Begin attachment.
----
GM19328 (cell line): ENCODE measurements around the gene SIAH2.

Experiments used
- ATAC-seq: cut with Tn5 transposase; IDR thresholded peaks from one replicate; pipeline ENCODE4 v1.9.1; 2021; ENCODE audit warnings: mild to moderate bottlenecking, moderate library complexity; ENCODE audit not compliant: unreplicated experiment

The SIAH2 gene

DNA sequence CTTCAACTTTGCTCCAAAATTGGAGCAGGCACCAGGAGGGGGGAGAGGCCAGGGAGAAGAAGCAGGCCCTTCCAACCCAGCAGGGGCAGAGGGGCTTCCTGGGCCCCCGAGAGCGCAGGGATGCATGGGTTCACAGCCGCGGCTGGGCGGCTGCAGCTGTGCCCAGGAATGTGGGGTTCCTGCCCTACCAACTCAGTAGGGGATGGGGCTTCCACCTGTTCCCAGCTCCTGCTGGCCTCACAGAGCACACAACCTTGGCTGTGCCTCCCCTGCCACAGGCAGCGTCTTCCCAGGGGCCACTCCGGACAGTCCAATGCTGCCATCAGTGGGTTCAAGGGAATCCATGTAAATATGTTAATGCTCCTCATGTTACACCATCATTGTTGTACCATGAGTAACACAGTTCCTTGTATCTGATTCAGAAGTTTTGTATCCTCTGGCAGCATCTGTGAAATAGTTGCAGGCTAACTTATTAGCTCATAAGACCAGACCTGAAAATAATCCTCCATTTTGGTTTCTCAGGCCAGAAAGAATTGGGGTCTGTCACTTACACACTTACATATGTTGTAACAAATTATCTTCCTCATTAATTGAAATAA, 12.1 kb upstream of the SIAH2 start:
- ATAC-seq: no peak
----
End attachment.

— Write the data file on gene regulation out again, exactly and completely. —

GM19328 (cell line): ENCODE measurements around the gene SIAH2.

Experiments used
- ATAC-seq: cut with Tn5 transposase; IDR thresholded peaks from one replicate; pipeline ENCODE4 v1.9.1; 2021; ENCODE audit warnings: mild to moderate bottlenecking, moderate library complexity; ENCODE audit not compliant: unreplicated experiment

The SIAH2 gene

DNA sequence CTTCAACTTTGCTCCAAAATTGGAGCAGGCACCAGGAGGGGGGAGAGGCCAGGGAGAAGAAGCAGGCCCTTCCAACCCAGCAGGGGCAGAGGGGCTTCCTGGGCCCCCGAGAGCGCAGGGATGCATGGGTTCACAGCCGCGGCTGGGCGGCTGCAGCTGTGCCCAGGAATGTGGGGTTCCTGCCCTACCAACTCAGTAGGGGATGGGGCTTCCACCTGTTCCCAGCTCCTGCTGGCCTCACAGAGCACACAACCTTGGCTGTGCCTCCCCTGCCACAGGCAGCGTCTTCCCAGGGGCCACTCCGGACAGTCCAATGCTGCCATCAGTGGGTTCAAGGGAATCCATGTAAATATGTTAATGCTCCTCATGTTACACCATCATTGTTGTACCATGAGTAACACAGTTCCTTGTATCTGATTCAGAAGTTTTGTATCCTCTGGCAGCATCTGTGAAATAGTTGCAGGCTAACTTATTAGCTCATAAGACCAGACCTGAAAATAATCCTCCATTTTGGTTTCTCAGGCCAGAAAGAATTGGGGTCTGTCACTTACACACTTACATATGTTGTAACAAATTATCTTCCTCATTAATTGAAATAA, 12.1 kb upstream of the SIAH2 start:
- ATAC-seq: no peak